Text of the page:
Operating loss carryforwards also are unrelated to a specific asset or liability and so are classified as current or noncurrent according to when future income is expected to be sufficient to realize the benefit of the carryforward.
Any valuation allowance for deferred tax assets should be allocated between the current and noncurrent amount in proportion to the amounts of deferred tax assets that are classified as current and noncurrent. In our illustration, all three deferred tax assets were classified as current, so any valuation allowance would be reported with the net current deferred tax asset.
A valuation allowance is allocated between current and noncurrent
on a pro rata basis.
DEFERRED TAX ASSETS AND DEFERRED TAX LIABILITIES.
Additional disclosures are required pertaining to amounts reported on the balance sheet. Disclosure notes should reveal the:
Total of all deferred tax liabilities ($48 million in our Illustration 16-10 Note).
Total of all deferred tax assets ($26 million in our Illustration 16-10 Note).
Total valuation allowance recognized for deferred tax assets.
Net change in the valuation allowance.
Approximate tax effect of each type of temporary difference (and carryforward).
In its 2009 balance sheet, the Walmart Stores, Inc. reported the composition of its net deferred tax liabilities as shown in Graphic 16-5.
Disclosure of Deferred Taxes—Walmart
Real World Financials
Note 5: Income Taxes (in part)
Items that give rise to significant portions of the deferred tax accounts are as follows:
The deferred taxes noted above are classified as follows in the balance sheet:
OPERATING LOSS CARRYFORWARDS.
In addition, the amounts and expiration dates should be revealed for any operating loss carryforwards. Remember, operating losses can be carried forward for reduction of future taxable income for 20 years. This potential tax benefit can foreshadow desirable cash savings for the company if earnings sufficient to absorb the loss carryforwards are anticipated before their expiration date. The presence of large operating loss carryforwards also can make an unprofitable company an attractive target for acquisition by a company that could use those loss carryforwards to shelter its own earnings from taxes with that loss deduction. If the IRS determines that an acquisition is made solely to obtain the tax benefits of operating loss carryforwards, the deductions will not be allowed. However, motivation is difficult to determine, so it is not uncommon for companies to purchase operating loss carryforwards.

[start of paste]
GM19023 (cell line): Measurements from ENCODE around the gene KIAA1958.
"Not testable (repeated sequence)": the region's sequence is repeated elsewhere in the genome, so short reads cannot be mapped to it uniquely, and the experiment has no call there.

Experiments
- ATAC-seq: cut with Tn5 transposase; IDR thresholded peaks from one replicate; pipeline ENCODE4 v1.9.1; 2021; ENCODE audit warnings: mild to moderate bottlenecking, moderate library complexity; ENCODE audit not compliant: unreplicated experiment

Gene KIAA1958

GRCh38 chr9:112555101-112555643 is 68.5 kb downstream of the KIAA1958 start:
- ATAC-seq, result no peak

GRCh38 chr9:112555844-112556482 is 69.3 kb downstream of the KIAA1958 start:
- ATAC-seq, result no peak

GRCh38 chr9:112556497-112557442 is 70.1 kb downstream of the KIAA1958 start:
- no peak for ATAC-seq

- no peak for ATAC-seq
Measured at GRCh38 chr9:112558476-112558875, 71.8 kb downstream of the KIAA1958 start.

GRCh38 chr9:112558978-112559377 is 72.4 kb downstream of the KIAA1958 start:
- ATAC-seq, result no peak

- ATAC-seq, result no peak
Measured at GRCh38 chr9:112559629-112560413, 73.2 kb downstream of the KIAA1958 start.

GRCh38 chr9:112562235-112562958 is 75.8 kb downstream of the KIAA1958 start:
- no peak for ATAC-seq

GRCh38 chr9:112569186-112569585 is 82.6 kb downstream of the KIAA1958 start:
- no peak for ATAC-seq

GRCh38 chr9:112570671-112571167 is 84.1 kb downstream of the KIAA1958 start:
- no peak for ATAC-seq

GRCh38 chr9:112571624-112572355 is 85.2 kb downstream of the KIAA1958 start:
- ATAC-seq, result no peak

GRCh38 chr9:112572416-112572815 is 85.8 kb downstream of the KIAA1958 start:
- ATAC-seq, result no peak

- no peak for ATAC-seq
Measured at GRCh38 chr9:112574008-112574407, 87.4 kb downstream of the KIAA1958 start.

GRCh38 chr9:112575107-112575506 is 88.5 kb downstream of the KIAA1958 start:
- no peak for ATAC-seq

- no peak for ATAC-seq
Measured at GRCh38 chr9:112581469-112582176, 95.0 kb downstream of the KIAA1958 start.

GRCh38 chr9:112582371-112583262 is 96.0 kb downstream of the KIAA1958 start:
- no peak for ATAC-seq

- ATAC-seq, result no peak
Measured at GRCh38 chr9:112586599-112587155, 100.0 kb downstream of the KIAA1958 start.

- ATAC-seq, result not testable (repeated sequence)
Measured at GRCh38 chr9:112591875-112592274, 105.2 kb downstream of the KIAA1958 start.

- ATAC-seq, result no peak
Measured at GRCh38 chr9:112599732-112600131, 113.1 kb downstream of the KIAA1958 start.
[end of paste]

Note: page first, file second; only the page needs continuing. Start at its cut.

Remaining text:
INCOME TAX EXPENSE.
Disclosures also are required pertaining to the income tax expense reported in the income statement. Disclosure notes should reveal the:
Current portion of the tax expense (or tax benefit).
Deferred portion of the tax expense (or tax benefit), with separate disclosure of amounts attributable to:
Portions that do not include the effect of separately disclosed amounts.
Operating loss carryforwards.
Adjustments due to changes in tax laws or rates.
Adjustments to the beginning-of-the-year valuation allowance due to revised estimates.
To relate this to the income tax journal entries we've seen in the chapter, remember that the current portion of the tax expense is the credit to the income tax payable; the deferred portion of the tax expense is the credit or debit to deferred tax assets and liabilities (and perhaps valuation allowance).